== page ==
Zaku has now seen a total of 1000 copies produced, the initial 600 back in 2009 and now the 'final' 400 copies in 2018. If you were one of the people to put down $50 (USD) for the pre-order, you should have your copy either in your hands already or on the way.
My copy arrived not long ago and I was very impressed with how much personalisation there was involved from the parcel box it came in to the funny/odd comic scribbles on the newspaper padding that the box was padded with. Brandon from Super Fighter Team has really outdone himself in this respect!
Shipping was from US, California, where Super Fighter Team is based. It didn't take too long to arrive to Australia and was trackable the whole way. I'm glad SFT didn't skimp out on shipping (unlike some *cough*Telegames*cough*). The parcel was nice and sturdy and importantly all white which worked as a perfect canvas for the little personal comic on the back. From what I saw on the Atari Age forums, others have been getting their own personalised comics too. It was a very cool touch! Inside the packing was simple but effective, a bunch of newspaper wrapping the Zaku box.
At first I did think that using newspaper as packing material was a bit cheap, but then it all made sense. More funnies! I don't think I've ever had this much fun unpacking something! Adding these touches made for a truely memorable experience and I'll definitely be keeping the shipping box for year to come.
With all the newspaper layers peeled away I was finally able to get to the Zaku box itself. I was a little surprised that it wasn't shrink wrapped like the releases coming out of Luchs Soft, but that didn't matter much as it was going to be opened anyway. The box was made of a nice sturdy cardboard that had a shine to it, it was professionally printed of course.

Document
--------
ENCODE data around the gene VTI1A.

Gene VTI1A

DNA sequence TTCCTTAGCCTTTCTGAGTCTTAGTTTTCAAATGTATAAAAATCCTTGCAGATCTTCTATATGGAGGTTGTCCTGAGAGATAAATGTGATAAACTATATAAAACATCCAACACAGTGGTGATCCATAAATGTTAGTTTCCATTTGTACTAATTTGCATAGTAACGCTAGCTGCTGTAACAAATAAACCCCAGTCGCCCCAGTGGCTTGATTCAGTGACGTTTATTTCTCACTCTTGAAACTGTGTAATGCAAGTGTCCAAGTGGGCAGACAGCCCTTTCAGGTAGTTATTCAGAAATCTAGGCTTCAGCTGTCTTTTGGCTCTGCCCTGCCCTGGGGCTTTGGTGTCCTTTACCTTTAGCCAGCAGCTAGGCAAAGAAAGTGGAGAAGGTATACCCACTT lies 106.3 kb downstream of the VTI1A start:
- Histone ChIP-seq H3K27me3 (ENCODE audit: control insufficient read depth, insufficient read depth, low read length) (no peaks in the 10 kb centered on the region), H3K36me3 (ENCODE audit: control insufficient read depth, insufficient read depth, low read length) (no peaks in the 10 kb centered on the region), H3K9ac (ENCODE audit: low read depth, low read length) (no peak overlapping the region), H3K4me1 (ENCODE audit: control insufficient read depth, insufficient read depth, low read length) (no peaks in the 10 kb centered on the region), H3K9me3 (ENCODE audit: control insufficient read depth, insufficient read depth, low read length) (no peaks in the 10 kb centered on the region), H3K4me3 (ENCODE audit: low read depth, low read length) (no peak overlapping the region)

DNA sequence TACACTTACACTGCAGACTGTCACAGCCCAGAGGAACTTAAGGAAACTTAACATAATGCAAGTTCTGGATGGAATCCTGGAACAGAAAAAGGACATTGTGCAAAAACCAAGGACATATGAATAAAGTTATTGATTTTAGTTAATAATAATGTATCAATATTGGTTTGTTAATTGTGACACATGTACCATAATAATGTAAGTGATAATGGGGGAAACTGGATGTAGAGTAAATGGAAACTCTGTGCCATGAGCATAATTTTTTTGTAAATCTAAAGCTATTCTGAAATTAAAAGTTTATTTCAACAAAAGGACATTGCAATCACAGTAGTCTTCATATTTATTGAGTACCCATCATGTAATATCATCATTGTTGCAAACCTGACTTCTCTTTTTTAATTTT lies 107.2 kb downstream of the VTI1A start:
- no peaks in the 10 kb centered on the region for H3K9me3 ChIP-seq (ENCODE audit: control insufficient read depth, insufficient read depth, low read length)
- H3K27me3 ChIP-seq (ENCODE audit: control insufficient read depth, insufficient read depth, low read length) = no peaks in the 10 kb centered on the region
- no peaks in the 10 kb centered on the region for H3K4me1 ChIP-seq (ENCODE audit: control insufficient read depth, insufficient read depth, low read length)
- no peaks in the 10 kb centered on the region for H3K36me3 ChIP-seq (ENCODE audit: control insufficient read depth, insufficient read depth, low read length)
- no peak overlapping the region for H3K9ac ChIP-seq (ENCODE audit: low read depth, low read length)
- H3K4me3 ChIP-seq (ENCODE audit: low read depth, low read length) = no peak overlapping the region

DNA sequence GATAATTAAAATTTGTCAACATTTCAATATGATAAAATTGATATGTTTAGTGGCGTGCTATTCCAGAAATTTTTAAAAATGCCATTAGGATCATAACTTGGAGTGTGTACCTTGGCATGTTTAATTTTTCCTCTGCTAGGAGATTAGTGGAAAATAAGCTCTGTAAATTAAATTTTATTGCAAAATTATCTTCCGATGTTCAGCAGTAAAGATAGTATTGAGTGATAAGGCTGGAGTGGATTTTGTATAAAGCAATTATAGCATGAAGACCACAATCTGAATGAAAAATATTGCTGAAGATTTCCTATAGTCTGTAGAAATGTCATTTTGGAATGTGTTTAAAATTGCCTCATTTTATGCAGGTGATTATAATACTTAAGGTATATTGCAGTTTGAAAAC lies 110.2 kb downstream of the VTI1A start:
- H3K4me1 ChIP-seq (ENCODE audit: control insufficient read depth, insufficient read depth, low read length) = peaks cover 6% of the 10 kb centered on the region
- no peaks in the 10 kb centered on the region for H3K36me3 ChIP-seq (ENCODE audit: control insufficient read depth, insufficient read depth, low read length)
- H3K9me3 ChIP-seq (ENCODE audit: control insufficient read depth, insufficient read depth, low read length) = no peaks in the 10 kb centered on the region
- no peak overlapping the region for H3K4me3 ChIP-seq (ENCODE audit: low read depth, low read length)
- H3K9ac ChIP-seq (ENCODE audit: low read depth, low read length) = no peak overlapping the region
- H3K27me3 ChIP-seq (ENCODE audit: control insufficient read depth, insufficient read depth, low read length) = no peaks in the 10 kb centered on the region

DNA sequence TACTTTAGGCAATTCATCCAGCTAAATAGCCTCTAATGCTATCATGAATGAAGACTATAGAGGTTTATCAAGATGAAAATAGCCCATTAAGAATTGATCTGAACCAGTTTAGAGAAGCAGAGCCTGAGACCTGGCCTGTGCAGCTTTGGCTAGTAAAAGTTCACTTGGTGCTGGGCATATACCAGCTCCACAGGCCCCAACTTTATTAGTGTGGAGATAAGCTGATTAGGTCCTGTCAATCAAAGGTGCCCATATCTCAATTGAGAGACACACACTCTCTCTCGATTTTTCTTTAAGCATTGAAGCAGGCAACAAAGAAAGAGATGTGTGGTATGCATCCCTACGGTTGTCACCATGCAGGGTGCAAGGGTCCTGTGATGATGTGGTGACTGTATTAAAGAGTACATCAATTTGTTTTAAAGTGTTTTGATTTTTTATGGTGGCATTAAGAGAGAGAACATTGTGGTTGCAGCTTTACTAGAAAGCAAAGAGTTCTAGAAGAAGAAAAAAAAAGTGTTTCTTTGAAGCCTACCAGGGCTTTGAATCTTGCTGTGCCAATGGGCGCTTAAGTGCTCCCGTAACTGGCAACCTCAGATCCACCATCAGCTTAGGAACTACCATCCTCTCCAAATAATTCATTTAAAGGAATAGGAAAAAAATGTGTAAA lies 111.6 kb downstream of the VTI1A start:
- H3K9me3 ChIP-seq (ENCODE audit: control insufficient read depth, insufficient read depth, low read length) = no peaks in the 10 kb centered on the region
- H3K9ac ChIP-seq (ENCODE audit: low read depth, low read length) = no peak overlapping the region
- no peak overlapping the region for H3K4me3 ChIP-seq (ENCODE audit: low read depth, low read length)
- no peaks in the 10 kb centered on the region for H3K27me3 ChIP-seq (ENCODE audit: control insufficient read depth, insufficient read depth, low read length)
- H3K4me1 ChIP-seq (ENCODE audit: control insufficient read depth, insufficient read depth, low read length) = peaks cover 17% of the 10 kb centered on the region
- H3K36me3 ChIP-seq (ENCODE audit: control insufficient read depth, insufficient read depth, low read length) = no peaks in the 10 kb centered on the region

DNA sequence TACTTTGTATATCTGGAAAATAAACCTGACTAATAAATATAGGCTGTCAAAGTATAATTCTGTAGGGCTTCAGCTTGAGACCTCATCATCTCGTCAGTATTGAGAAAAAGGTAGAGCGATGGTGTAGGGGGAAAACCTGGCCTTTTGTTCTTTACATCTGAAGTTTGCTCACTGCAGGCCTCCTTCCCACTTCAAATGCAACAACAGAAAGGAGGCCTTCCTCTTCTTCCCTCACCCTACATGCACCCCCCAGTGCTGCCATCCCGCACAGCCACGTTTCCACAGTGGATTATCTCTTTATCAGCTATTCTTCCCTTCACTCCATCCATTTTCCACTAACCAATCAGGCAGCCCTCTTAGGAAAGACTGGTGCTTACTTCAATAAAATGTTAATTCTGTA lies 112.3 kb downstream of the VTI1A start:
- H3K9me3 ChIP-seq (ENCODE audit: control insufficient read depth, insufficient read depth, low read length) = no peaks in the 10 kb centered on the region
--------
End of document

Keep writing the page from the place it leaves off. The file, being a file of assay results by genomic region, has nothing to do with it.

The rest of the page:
Inside the box was a colour manual and the game cart. The manual was very impressive, full colour and in two languages - English and French. The manual was very much like a traditional game manual which covered the story, characters, gameplay and even went into tips for the game - all printed professionally on glossy paper.
The box had the expected internals for holding the game cart in place too. The game cart was a proper injection moulded curved lip cart as used by Atari...but not quite! The cart didn't have the usual weld line that the official Atari curved lip carts had along the side. Instead there was a pronounced sink mark on the bottom left side of the cart where the gate for the plastic being injected must have been on the mould. It was a clear sign that very different moulds were used to the originals. However, that was just minor detail and it was very impressive that SFT were able to manufacture these carts, and they look very good overall! The surface of the cart was textured just like the originals. The sticker was full colour and semi-glossy, which was a slight departure from original Atari but I think it feels better this way.
No Atari logo on the back of the cart of course. (An SFT logo here would have made the cart beyond awesome!)
Then it was time to plug everything in and turn on the power to the Lynx! The cart worked from the first try, unlike the minor issue I had with Wyvern Tales.
So what's next? Well a review of course. Unfortunately I've been rather ill lately but Jon, who does many reviews for Atari Gamer, has also got his copy of Zaku and has been playing it day and night so he'll be in a much better position to tell everyone what Zaku is all about. I will also be talking with Brandon from Super Fighter Team in an interview style article so keep an eye out for that.
Meanwhile, if you haven't read the flashback article that talks about Zaku before it was even released, check it out here - Preview of Zaku for Atari Lynx.
If you missed out on your copy of Zaku, not all hope is lost! So if you want Super Fighter Team to put Zaku back into production, take a few moments of your time and contact them expressing your interest. If there are enough people who want the third release of Zaku, it will happen!-AG